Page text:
The concepts submitted by the brand teams exceeded expectations—both in number and innovativeness. We had tests from every country representing every market we are in. The ideas demonstrated a keen understanding not only of the consumer but of the consumer’s life and how our products fit into it. From innovation in database marketing to drawing on youth trends in the interactive space, the concepts spanned a spectrum of relationships with consumers and retailers.

In conjunction with Consumer Is Boss Day, a number of consumer immersion experiences took place around the world. Our Iams team spent the day volunteering at an animal rescue shelter. The entire marketing team in the Northeast Asia region took a day away from the office and immersed themselves in the consumer shopping experience to better understand what influences a purchase decision.

Sometimes you have to literally walk in the consumer’s shoes, and that’s just what some P&G marketers recently did in China. China’s Tide Clean White marketing team moved into a communal apartment, where they interacted with consumers in their environment. They experienced washing clothes in the open courtyard alongside other residents. They now understand the importance of the type of packaging, the brand equity and certain product benefits, in addition to knowing better how, when and where consumers want to be reached with marketing efforts.

When your marketing team can understand your consumer at this level, with this degree of detail, the relevance to other companies—to collaborative partners—is crystallized.

I share these examples with you for a couple of reasons. First, the industry needs to adopt a consumer-is-boss mentality across all of our businesses. It’s going to take an industry working in this mind-set together to accomplish the changes we need to make.

We need collaboration. Right now, the marketing industry is largely working as individual brand names, and this is simply not going to lead us to a new marketing model. We need to work together to make marketing more accepted—more welcome—in consumers’ lives. Testing and experimenting together, across company and industry boundaries, will take us there. In the future of marketing, the way in which we market to the consumer will not be the result of any one brand or company, just as new mobile devices are not the result of one brand or company.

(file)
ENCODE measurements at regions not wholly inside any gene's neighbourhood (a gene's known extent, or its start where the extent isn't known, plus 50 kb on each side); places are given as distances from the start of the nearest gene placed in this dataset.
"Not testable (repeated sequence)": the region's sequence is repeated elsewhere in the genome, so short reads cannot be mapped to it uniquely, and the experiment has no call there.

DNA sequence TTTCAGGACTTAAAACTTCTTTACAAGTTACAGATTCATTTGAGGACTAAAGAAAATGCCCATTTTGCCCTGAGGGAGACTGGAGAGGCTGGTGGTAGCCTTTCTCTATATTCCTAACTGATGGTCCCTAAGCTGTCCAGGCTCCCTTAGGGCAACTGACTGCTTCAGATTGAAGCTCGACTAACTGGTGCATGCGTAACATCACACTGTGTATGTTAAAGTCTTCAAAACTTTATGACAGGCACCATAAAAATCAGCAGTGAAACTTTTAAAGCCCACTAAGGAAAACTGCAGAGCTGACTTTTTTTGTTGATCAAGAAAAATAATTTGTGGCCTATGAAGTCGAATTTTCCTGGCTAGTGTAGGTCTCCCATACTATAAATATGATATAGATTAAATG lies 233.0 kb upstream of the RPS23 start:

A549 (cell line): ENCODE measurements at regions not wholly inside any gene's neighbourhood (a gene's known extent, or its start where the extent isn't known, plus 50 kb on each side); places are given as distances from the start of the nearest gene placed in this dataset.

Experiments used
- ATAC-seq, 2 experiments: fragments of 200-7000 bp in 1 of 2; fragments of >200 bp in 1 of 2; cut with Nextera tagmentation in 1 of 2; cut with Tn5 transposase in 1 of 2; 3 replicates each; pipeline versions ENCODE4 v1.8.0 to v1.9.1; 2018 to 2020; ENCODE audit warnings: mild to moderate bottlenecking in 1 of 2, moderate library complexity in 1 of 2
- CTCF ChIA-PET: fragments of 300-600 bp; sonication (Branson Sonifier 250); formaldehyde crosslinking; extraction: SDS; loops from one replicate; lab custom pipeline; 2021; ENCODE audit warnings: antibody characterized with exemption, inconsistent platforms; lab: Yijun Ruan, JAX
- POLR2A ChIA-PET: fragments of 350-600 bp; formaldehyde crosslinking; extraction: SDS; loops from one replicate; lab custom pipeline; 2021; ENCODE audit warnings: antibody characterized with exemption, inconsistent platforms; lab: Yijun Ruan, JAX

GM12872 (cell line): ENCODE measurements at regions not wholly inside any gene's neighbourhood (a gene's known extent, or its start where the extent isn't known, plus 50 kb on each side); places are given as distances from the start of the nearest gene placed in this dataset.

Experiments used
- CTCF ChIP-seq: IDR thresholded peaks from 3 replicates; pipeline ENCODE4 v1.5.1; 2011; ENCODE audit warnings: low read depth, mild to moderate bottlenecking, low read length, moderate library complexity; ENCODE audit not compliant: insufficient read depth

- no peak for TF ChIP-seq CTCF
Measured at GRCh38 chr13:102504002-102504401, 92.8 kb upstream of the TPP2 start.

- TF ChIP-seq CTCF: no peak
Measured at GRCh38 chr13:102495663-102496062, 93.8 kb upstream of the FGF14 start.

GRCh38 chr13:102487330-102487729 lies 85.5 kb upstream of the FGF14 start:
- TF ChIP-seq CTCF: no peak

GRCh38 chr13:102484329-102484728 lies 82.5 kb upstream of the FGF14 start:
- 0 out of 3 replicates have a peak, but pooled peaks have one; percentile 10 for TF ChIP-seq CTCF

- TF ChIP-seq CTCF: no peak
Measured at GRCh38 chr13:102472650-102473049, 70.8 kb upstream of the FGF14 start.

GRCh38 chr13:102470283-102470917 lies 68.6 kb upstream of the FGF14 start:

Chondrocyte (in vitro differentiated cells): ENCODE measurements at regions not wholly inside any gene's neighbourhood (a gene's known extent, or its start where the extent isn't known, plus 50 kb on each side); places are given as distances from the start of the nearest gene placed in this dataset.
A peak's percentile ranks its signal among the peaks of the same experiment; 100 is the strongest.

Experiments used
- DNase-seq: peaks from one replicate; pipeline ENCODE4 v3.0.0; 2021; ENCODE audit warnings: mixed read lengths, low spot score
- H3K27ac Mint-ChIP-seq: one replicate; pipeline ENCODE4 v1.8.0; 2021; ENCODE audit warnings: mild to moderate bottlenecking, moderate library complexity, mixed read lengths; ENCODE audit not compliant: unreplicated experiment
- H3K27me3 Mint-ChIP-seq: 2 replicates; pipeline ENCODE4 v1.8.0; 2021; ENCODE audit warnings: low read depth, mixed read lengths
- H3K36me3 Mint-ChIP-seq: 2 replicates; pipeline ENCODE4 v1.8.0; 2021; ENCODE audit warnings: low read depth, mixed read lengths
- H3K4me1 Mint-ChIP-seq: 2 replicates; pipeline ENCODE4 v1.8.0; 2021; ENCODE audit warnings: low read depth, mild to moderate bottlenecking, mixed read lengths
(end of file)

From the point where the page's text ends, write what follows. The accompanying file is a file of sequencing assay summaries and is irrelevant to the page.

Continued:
A natural first step is to get involved with industry organizations like the Association of National Advertisers. The ANA is taking a leadership position now more than ever. We are on a mission to change the industry for the better. We are collaborating around three key themes: marketing accountability and ROI; consumer behavior changes, including those related to technology and demographics; and the structure and organization of the marketing function. This type of collaboration is vital to our future, and your engagement is needed to get us there.

The marketing industry needs to tap into the talent and expertise beyond our individual companies and come together seamlessly, like the technology that powers a camera phone. Consumers are demanding a different marketing model. Collaboration, testing and experimentation is what allowed phones to fit consumers’ lives. Why wouldn’t it work for a new marketing model? It can work. You just have to picture it.